Eurovision 2013: How will ‘Birds’ fly for the Netherlands?

In the year that Bonnie Tyler is representing the UK, punters are clearly ‘Holding Out For A Hero’ in the Eurovision ante-post market. The latest great white hope is Anouk from the Netherlands, after her song ‘Birds’ was revealed on Dutch radio today. You can listen to it here.

She’s been backed into a general 10-1 to reverse nearly 40 years of hurt for the Dutch – their last Eurovision victory was in 1975. This price looks even more remarkable when you consider how heartily the Dutch would celebrate mere qualification to the final, a feat which they haven’t managed since 2004. Failure to get there this time would be a great disappointment given Anouk is one of their biggest names.

This is the first preview article written since the Eurovision community woke up to a significant rule change for this year. In the past,  the awarding of each country’s points was decided by combining that country’s televote 12-10-8-7-6-5-4-3-2-1 with the national jury’s 12-10-8-7-6-5-4-3-2-1 to determine the finishing order of the combined top ten. This year, the jurors will be asked to rank all of the songs, from first to last, and those rankings will be combined with the televote first-to-last ranking to determine the finishing order. Viewers at home won’t notice any difference, but it creates a huge headache for punters.

‘Birds’ is a good example of why.

Let’s start with an opinion on the song, which is a melancholic ballad featuring an atmospheric combination of Anouk’s smokey vocals and some lovely instrumentation. Having said that, I think the verses tend to drag and are not melodic enough, though the refrain in the chorus lifts it.

It’s a shame the child choir that provides a suitable backing in the final third can’t be replicated exactly as it is in Malmo (no pre-recorded vocals are allowed and the minimum age for Eurovision is 16) but other vocalists can at least step in.

In the Sofabet comments, Tim B sums up what is the feeling of many about how the song will fare: “Anouk has a charming and haunting quality to her voice that I’m sure the juries will go for. Unfortunately, I think televoters will largely ignore it.”

I don’t disagree with that. ‘Jury bait’ was the phrase that came to mind when I first heard it. I don’t think it’s televote-friendly enough to win in May.

Tim is even unsure of its qualification hopes. One disadvantage in the semi is that Anouk is up against a plethora of other slowish numbers, many of them featuring female soloists. There are rather a lot of them in the first half of the first heat in which the Netherlands has been drawn, including Austria, Estonia, Russia and Ukraine. Slovenia is the only truly uptempo number among these first eight entries.

In the Netherlands’ favour, this semi is slightly more ‘western’ in feel and includes Belgium. I would hope that a song of the quality of ‘Birds’ would get one of the top ten places in a weak field of 16. At this stage, I don’t think the entries from Ireland, Slovenia, Lithuania, Cyprus, Estonia and Austria are particularly strong. We are yet to hear the final version of Belgium or the Moldovan and Montenegrin entries. None of these countries have a big, guaranteed televote to rely on either.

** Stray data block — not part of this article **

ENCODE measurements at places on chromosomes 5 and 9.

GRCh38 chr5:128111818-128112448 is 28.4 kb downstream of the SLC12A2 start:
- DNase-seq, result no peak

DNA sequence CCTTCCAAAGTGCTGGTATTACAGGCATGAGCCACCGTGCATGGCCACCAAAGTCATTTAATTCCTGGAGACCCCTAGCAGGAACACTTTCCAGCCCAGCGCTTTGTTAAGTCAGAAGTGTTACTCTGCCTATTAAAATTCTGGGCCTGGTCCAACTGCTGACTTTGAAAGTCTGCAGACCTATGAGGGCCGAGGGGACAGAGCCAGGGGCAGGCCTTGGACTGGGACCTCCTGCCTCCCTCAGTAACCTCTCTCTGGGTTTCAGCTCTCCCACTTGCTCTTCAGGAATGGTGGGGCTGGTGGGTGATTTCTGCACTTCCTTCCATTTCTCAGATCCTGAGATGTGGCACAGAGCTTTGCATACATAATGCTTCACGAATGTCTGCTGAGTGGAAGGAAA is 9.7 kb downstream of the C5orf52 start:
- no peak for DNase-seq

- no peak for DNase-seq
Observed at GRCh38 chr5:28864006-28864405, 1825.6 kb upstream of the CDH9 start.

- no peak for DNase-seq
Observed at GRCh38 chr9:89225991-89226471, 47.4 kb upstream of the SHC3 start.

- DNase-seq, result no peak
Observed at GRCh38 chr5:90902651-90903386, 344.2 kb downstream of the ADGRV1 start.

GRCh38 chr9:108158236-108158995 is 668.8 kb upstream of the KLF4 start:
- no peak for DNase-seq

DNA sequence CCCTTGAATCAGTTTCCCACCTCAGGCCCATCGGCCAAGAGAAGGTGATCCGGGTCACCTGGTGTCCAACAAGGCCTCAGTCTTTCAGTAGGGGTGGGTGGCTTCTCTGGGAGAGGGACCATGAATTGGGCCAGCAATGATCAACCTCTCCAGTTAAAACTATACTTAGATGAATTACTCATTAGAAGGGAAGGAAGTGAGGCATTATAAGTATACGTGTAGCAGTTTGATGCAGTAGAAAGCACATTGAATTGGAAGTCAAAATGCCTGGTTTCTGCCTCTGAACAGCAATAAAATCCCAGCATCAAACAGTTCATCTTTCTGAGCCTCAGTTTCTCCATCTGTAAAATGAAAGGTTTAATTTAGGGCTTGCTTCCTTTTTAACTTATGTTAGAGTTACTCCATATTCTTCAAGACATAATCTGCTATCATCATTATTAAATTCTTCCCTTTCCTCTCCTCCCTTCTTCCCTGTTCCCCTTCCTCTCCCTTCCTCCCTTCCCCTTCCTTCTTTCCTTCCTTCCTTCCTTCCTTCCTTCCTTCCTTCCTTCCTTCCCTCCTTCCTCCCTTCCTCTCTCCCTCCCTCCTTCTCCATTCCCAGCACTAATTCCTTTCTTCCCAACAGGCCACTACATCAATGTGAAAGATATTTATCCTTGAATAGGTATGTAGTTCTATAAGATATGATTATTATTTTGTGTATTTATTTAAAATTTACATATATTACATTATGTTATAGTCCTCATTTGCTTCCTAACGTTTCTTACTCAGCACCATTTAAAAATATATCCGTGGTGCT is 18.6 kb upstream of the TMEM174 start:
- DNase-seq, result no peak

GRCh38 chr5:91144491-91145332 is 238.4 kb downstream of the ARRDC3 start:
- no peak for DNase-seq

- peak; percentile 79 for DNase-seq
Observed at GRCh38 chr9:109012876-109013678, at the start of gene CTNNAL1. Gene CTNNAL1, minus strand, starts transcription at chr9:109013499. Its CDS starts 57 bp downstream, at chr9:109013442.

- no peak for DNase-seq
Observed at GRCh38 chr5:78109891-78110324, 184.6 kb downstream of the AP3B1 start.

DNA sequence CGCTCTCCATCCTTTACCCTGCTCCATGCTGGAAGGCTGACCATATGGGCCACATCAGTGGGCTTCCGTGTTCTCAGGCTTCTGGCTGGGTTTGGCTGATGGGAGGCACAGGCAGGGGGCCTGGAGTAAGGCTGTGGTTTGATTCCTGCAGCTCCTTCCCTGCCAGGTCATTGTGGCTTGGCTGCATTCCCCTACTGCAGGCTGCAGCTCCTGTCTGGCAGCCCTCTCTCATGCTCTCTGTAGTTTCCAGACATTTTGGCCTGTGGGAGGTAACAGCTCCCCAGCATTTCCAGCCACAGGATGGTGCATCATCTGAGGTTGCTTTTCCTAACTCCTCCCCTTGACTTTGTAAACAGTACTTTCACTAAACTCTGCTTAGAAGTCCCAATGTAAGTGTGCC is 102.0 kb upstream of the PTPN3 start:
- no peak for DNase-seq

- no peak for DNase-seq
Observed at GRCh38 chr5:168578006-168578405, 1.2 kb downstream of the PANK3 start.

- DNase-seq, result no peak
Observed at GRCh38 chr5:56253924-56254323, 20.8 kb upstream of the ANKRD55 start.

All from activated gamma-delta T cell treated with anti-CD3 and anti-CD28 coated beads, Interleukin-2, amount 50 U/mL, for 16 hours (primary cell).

In these circumstances, I would normally have said that a very high jury score for Anouk should be enough in itself to get it to the final, and then to get at least a respectable number of points on the board on Saturday night. But this year’s rule change makes it much harder to be confident about any of this.

The beauty of the old system was that you had to guess only the top ten of televoters and jurors in each country. Allies and diaspora helped fill in some of the televote jigsaw, whilst we have got used to working out the more earnest and/or vocally superior songs that juries tended to put in their top ten.

What we haven’t had to do is worry about who comes eleventh onwards with either constituency. Now we do. Imagine a song in the final that comes eleventh with a particular country’s jurors and eleventh with its televoters. That gives it a ranking of (11 + 11 =) 22. Under the old system, it would have got no points. Under the new system, it would finish above a song that comes first with jurors but 25th with televoters, giving a combined ranking of (1 + 25 =) 26.

In the past, if punters considered that a song like ‘Birds’ was unlikely to make the top ten in a country’s televote, they simply didn’t have to think any more about it. It didn’t matter whether it was likely to finish 11th, 20th or 25th. Now, it’s imperative for us to figure out if we’re likely to be looking at mid-table mediocrity or bottom of the pile.

I should point out that this is relatively less important in a semi of 15 rivals than a final of 25 rivals. The difference between an 11th finish and a 15th finish is obviously less stark than the difference between an 11th finish and a 25th finish. That’s another reason to be hopeful of Anouk’s qualification chances.